Posted by Rachel Bashford

What Standards Monitor Quality In Care Home Food?

Is there quality assurance of food served in care homes?

And can we ensure it’s nutritious?

Elderly Eating Food

This article will give you information on:

• The guidelines for care home food.
• The Choice Dining accreditation.
• The 6 Choice Dining categories: cuisine, hygiene, options, individuality, care and the environment.
• How Choice Dining supports care homes in evolving food standards.

What Care Home Food Guidelines Are There?

According to an ONS survey in 2021, there are approximately 17,600 care homes in the UK. Around 70 per cent of care homes are residential settings, while nursing homes make up 30 per cent of the total. The ONS also estimates that there are nearly half a million people in UK care homes.

In light of this, it’s important to know what kinds of food are being served to the care home populations and whether it’s nutritious enough to provide all the essential vitamins and minerals required for good health in older age.

There is recent guidance in place from the CQC (Care Quality Commission) that describes how individual needs are to be evaluated and that this should provide a foundation for food planning and preparation in care homes:

‘People must have their nutritional needs assessed and food must be provided to meet those needs. This includes where people are prescribed nutritional supplements and/or parenteral nutrition. People's preferences, religious and cultural backgrounds must be taken into account when providing food and drink.’

However, the CQC does not go into much detail about the types of nutrition necessary to benefit the physical and mental health of the over 65s. To shed a little more light on the facts, Public Health England produced Healthier And More Sustainable Catering in 2017 as a toolkit to help support care homes in the creation of healthy food for residents.

This report states that data from the National Diet and Nutrition Survey tells us that, on average, older people aged over 74 years in residential care consume too much saturated fat, salt and sugars whilst eating too little fibre, fruit, vegetables and oily fish.

Public Health England promotes the use of the Eatwell Guide as a visual reminder for care home kitchens and managers so they can create balanced, vibrant and tasty dishes for their residents.

Eatwell Guide

In this quick video from Autumna, chef Brian Lane tells Debbie Harris, founder of Autumna, why food in care homes deserves the same care and respect as restaurant cuisine.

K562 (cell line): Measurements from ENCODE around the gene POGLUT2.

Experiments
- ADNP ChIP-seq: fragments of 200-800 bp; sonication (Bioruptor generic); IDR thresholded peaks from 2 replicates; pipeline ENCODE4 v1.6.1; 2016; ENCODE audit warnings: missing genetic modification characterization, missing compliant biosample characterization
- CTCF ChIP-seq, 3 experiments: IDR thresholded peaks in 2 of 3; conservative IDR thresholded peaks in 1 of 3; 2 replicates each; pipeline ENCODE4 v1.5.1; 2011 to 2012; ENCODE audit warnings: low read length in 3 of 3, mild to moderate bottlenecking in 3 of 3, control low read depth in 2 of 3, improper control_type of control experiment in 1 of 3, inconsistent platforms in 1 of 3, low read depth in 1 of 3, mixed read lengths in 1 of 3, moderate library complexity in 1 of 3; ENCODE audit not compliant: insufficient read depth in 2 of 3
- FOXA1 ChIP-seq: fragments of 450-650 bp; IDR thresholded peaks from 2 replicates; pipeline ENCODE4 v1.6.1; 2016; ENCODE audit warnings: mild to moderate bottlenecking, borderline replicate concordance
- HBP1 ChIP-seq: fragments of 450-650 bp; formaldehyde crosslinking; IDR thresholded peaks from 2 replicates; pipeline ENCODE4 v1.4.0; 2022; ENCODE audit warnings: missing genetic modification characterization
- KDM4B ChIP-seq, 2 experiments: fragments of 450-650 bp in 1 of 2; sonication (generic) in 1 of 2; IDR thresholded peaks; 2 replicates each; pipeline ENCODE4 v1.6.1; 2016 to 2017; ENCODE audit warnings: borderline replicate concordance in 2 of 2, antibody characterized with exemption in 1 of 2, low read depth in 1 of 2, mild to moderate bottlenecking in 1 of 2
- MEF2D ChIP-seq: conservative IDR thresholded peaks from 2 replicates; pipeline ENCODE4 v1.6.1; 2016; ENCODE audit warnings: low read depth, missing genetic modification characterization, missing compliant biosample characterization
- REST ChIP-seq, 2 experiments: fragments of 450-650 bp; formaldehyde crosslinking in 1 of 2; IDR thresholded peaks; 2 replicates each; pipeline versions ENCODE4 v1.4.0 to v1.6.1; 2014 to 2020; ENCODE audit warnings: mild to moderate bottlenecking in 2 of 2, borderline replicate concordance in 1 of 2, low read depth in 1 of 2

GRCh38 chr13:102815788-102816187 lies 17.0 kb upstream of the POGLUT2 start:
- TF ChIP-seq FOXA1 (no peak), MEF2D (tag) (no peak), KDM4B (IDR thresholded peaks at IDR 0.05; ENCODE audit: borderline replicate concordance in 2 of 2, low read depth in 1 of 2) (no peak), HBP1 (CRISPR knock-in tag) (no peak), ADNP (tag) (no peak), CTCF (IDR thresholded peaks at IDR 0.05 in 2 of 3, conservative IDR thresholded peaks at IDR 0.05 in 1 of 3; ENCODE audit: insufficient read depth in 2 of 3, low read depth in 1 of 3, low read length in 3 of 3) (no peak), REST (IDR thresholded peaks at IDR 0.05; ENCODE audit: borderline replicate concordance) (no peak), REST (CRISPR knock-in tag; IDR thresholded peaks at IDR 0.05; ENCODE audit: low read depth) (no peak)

With around 1 in 4 people entering care homes at risk of malnutrition, as reported by BAPEN, the Malnutrition Taskforce has completed a study into the nutritional standards for UK seniors.

The Malnutrition Taskforce has devised some support criteria for care facilities as to how they measure the quality of nutrients they are providing for residents. For example, the current recommendation is between 20-30g of protein per meal for those at risk of malnutrition and to protect against muscle mass degradation.

Food info
Source: Malnutrition

Although this support is available for care homes, it doesn’t necessarily ensure consistency across the sector or help create a more coherent system to assist care homes in delivering the right quality of food for older people.

The Choice Dining Accreditation

Many care homes are looking for clear structures and key indicators to help them supply interesting, delicious and nutritious meals for their over 65s, but some are unsure as to where they can best find the information they need to achieve this level of food management.

With this in mind, Autumna has developed the Choice Dining accreditation to enable care homes to showcase their all-important dining experience, and at the same time deliver first-class dishes so their residents fully enjoy their food.

Choice Dining, a consumer facing accreditation, offers ratings on cuisine, hygiene, options, individuality, care and the environment, allowing individuals to research and discover more about the selection of food available to them.

Autumna’s founder Debbie Harris said: ‘The dining experience is a critical component of any care service and our Choice Dining rating offers people even more assurance when deciding on the right type of care provision.’

Choice Dining is the first food-focused accreditation for the care sector. It has been specifically designed so that care-seekers can easily consider and compare the dining experience within different care settings.

If you’re beginning to research particular care options, you can now explore all about the food on offer and how it delivers on individual tastes and presentation levels. In the image below, you can see that your search can be customised with information regarding how your care home choices are meeting the Choice Dining criteria.

Autuman Profile with Choice Dining Badge

The 6 different categories within the Choice Dining accreditation work together to build a helpful information picture of what each care home can offer its residents in terms of food selections.

But, what is each category and why is it important?